Also, if you’re a professional who has been around this block and you have anything else to add to the toolkit– please let us know!

Many thanks!


Gee, thanks Aunt Bea!

In class on Friday we created our own networking group, Socially Orange, using Ning.

It’s what we’re calling “Our Mayberry”- our own little town where we all share some common interests- and others can join or not join, or observe, or just keep walking. It’s going to be a nice little- or maybe even big- community.

I was surprised by how easy- and inexpensive- it is to create such and interactive Web site.

And people actually get paid to make sites like this? That rocks (if you’re the person getting paid…)!

It got me wondering just how many different “Mayberrys” are out there…and how many there WILL be….and all the crazy things they will be about…and I’m wondering what the future of the Web will be like. It’s going to be nuts. Somebody is going to have to find a way to help us navigate all these Mayberrys, and how to organize and simplify all the gobbledygook out there. And that person is going to make a lot of money.

And the thunder rolls

I heard the voice again today, loud and clear- like a thunder clap that both startled and relieved me. 

I was in the middle of Modern French Theater class, and I realized I hadn’t had a chance to read any of the material yet, and I would not have a chance to later. And the midterm is approaching. And I’m lost. And tired.

And I can’t focus because I’m too worried about making-up-the-points-I-missed-in-Media-Law-on-Monday-when-I- had-to-skip-because-I-was-sick-AGAIN and-worrying-about-the-test-I-have-in-Microbes-on-Monday-because-I-am -not-a-science-person-and-worrying-about-writing-THIS-blog-and-wondering-how-in-the-world-I’m-going-to-have- time-to-get-my-bangs-trimmed-because-they-are-always-in-my-eyes-and and and and and and AAGGHHHHH!!!!!!!!!!!

And that’s when the rain clouds starting rolling in, speeding up as they approached. And the room went dark and the rain started to fall and I forced the tears back because I was not about to cry in the middle of French class- and there came the voice- “Allison, something has GOT to give.” 

I didn’t want to have to drop a class, but 21 hours is just too much for me to handle when I’m trying to give my all to every class, work project, and group. There’s just not enough to go around. 

So here are some tips and information I collected that calm me down and will hopefully do the same for others out there getting lost in the storm:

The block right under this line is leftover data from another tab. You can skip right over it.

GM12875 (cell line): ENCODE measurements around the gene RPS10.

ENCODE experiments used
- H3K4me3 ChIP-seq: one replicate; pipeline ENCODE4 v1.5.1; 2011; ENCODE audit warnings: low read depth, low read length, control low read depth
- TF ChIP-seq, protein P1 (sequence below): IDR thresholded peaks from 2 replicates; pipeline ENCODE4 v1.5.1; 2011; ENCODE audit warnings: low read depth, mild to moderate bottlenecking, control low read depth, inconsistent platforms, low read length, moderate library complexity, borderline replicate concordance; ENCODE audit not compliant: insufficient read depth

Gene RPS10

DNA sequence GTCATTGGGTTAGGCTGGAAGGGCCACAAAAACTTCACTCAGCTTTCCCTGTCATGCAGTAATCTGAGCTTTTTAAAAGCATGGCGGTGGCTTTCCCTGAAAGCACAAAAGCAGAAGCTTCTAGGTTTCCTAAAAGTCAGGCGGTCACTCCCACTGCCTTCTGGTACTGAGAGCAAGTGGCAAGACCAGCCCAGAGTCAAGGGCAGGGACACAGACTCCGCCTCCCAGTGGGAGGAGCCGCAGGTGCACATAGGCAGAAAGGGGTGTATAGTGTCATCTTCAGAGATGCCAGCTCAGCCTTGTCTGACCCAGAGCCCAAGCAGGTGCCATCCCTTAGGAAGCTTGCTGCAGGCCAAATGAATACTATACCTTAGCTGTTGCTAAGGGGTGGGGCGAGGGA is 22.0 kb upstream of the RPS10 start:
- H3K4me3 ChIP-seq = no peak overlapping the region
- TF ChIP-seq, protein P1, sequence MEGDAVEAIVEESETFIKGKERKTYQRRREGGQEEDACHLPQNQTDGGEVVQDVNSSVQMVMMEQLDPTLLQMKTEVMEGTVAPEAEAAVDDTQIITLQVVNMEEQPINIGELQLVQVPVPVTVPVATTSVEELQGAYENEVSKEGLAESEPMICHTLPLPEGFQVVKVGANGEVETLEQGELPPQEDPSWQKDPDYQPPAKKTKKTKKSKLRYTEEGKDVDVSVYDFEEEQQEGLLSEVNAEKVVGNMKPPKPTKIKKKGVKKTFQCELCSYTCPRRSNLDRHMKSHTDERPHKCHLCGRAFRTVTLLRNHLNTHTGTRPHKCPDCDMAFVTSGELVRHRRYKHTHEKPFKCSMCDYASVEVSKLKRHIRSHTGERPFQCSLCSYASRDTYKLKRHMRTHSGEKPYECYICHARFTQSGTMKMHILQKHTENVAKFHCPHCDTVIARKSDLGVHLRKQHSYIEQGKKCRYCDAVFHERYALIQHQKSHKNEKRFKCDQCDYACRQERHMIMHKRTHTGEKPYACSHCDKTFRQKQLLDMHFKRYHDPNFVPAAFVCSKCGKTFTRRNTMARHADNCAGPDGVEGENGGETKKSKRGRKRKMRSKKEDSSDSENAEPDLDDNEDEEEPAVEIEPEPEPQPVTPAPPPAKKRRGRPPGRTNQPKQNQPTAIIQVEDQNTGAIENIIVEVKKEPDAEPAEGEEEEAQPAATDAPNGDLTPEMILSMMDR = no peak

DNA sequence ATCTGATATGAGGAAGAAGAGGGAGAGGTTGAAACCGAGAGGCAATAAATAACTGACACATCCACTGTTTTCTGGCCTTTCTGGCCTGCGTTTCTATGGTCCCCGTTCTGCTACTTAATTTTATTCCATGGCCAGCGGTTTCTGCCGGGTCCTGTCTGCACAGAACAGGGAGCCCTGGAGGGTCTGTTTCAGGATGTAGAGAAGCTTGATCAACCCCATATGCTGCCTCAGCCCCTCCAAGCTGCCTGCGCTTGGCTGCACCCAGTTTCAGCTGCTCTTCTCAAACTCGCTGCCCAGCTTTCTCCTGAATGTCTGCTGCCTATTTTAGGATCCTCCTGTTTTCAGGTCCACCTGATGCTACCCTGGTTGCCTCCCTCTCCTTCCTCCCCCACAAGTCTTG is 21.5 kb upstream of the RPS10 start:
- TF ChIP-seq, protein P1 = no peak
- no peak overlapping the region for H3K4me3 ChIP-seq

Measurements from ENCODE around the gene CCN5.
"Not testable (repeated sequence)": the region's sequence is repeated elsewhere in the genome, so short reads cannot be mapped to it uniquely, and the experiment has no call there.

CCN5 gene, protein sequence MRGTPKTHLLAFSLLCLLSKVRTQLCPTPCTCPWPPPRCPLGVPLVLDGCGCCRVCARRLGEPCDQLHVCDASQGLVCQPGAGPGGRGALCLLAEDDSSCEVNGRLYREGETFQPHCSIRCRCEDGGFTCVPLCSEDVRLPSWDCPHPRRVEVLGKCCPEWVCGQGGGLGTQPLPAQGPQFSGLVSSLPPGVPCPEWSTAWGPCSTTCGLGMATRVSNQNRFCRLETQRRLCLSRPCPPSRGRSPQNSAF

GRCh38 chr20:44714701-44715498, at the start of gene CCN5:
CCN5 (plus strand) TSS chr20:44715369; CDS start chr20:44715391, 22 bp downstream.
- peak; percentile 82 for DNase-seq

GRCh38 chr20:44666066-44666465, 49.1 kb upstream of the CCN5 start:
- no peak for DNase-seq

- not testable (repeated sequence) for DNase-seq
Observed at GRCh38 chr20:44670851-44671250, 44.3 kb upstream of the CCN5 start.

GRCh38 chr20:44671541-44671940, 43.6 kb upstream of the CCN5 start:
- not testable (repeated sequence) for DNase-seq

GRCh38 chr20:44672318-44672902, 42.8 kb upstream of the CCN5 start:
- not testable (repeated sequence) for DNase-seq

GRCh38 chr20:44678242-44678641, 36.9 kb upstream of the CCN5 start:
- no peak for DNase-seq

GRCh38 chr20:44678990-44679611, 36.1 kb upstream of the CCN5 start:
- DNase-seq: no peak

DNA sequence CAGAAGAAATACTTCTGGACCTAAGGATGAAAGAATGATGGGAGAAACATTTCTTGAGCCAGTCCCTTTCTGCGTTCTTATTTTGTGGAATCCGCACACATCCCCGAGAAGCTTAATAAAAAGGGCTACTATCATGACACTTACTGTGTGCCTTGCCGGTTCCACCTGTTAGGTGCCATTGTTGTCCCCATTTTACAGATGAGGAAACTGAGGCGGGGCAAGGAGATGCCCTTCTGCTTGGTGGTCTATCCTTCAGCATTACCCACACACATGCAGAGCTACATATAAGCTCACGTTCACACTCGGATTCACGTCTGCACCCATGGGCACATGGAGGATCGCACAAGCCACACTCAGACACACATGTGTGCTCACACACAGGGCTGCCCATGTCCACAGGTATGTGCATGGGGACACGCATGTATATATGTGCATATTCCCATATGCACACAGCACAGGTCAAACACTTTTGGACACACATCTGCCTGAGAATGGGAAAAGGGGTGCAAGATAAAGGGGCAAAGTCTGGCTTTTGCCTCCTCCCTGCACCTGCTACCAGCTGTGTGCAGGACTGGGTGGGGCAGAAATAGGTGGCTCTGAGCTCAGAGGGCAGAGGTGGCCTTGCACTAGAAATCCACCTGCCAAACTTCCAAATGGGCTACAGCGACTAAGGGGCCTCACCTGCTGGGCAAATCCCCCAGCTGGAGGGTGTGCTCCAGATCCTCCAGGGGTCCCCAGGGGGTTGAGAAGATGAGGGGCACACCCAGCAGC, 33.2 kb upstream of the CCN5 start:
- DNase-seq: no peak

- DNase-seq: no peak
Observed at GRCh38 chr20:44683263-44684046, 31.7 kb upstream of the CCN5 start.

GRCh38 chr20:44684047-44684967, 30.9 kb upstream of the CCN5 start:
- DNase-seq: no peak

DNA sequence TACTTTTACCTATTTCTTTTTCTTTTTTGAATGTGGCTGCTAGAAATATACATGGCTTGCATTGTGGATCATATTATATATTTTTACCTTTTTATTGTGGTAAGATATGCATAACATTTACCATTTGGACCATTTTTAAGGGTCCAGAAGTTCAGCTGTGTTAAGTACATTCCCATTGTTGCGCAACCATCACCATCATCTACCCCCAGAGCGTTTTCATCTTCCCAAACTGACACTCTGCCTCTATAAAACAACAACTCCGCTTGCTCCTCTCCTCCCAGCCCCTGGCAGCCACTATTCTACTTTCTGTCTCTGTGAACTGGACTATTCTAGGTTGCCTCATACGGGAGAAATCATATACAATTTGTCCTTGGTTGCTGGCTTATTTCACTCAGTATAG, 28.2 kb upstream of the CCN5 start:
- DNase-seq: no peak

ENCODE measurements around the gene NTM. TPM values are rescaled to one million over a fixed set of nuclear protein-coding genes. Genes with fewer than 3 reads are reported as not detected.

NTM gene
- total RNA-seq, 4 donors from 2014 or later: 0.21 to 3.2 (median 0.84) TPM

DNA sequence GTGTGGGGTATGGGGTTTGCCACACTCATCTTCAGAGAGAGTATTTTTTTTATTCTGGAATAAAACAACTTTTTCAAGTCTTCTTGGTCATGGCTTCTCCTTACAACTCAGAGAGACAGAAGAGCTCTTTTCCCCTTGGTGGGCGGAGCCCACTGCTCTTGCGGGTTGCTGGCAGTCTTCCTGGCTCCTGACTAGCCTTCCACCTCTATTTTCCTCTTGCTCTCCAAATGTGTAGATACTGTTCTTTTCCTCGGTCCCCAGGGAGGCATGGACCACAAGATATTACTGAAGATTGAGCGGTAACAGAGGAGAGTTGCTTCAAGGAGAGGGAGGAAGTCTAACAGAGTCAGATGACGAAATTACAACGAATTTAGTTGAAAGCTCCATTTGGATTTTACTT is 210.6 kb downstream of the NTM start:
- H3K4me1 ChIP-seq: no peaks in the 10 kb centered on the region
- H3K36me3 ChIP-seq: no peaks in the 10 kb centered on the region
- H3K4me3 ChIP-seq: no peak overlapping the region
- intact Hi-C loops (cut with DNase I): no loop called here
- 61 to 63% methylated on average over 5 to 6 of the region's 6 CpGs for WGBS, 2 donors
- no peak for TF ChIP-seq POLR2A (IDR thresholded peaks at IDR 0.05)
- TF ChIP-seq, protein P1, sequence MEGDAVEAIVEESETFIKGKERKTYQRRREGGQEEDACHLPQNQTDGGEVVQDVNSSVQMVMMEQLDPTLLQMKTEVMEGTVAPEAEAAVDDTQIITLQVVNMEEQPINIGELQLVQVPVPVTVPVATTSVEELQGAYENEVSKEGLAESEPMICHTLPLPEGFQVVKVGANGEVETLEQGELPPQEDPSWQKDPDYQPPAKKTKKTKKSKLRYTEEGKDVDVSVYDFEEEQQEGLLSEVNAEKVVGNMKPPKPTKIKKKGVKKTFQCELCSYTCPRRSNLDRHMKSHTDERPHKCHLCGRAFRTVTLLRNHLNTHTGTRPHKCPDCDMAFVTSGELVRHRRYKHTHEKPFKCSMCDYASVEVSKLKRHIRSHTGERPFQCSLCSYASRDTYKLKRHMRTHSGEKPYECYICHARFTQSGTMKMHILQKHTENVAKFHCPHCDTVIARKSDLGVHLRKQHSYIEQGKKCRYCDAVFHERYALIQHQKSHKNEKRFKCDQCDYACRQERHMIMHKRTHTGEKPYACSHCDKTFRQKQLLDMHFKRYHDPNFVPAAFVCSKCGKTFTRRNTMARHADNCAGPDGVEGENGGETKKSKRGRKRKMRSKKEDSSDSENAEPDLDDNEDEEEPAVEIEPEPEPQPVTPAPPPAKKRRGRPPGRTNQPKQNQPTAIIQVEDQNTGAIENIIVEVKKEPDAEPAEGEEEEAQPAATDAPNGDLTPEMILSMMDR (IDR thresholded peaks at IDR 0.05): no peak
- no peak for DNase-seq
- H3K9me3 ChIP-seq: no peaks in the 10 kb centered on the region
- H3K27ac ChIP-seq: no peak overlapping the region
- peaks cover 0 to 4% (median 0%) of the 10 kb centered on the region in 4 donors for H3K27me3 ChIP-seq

1. Be preventative. Don’t take 21 hours and work every day if you want to get good grades and/or have a life.

2. Prepare for the worst. If you feel yourself getting overwhelmed, cut some things from your schedule. Stay home. Take a bubble bath. Do Yoga. 

3. Take shelter. Call mom, dad, best friend, boyfriend- whoever those people are who you rely on to listen to you and remind you that you can do anything, and that taking care of yourself is what’s most important. 

4. Dance in the rain. Crying can be very cathartic. It releases all that tension and bad energy that stress creates inside you that you might not even realize was there.

5. Get some air. Breathe in. Breathe out.  

6. Repair damages. Cheer up. Listen to happy music. Clean your living space to start over. Reorganize. Schedules seem crazier and demands seem more outrageous when they are floating around in your head without a place to live. Write everything on a calendar. And if needed, give something up. (Like a French class that you may not really need…)

WebMD provides some really good information about stress management including an interactive tool to help you gauge your stress level: 


Hope this helps somebody, 



Hello, Mr. Moneybags

So I’ve decided I need to marry rich. After hearing our speaker from the Regional Food Bank of Oklahoma, I know I’m a non-profit personality. 

I had a suspicion before but I chose to ignore it. I used to volunteer with YMCA and then I worked for them for years- I loved the feeling that I was helping kids. 

I’ve always wanted to do something that was helping others. And I’ve always loved kids. My favorite project at work was when we started doing PR for Stillwater Public Schools and I got to plan ways to promote the school and improve communication and leadership within the school and community. 

When I walked in the schools to interview the principals, I immediately felt happy and comfortable. It felt so good to be in a place that I knew was benefiting kids- helping them learn, express themselves, and giving them positive role models. 

I am going to end up doing some sort of non-profit or school PR. Neither pays well, I know, but it’s who I am. I want to make money! I want to live comfortably! 

Looks like I’m going to have to marry rich.

Would you like fries with that?

After venting on the phone to a friend about how discouraged I’ve been at work, I realized just how true what my adviser had been talking about in our meeting last week was.

Last week, my adviser, Mary, told me that no matter what industry you are in, you go into it young and excited with a fresh outlook and fresh ideas. Then, you often run into a big brick wall of discouragement. She said that the people you are working with (or for) have been with the company for years, and they are comfortable doing things just the way they are. They are resistant to change, or at least they don’t see it as necessary.

Last semester, my friend had a great part-time job at a marketing firm in Tulsa. He worked every morning and went to class in the afternoons. He was making good money, but often complained about how his boss and co-workers were complete idiots. They would take 20 minutes to describe a task that should take five, and they would leave the office for extended periods of time. He said they were always surprised when he finished his work 45 minutes before everyone else. He quit.

I was happy about his job because he was making money and it looked good on a resume. I did not understand why he was so frustrated. Now I am starting to get it.

I’ve been trying to convince my boss it’s worth it to “become a part of the conversation” and engage in social media. I was proud that he listened to me.

It’s been a week, though, and still no change. I asked when he was going to update the Web site and put my plans for blogging, tweeting, commenting, and more into action. He replied “It’ll be interesting to see if either of us has time for that…”

What other choice is there? I guess I’ll just have to wait and see. This could turn into something really great, I hope it does!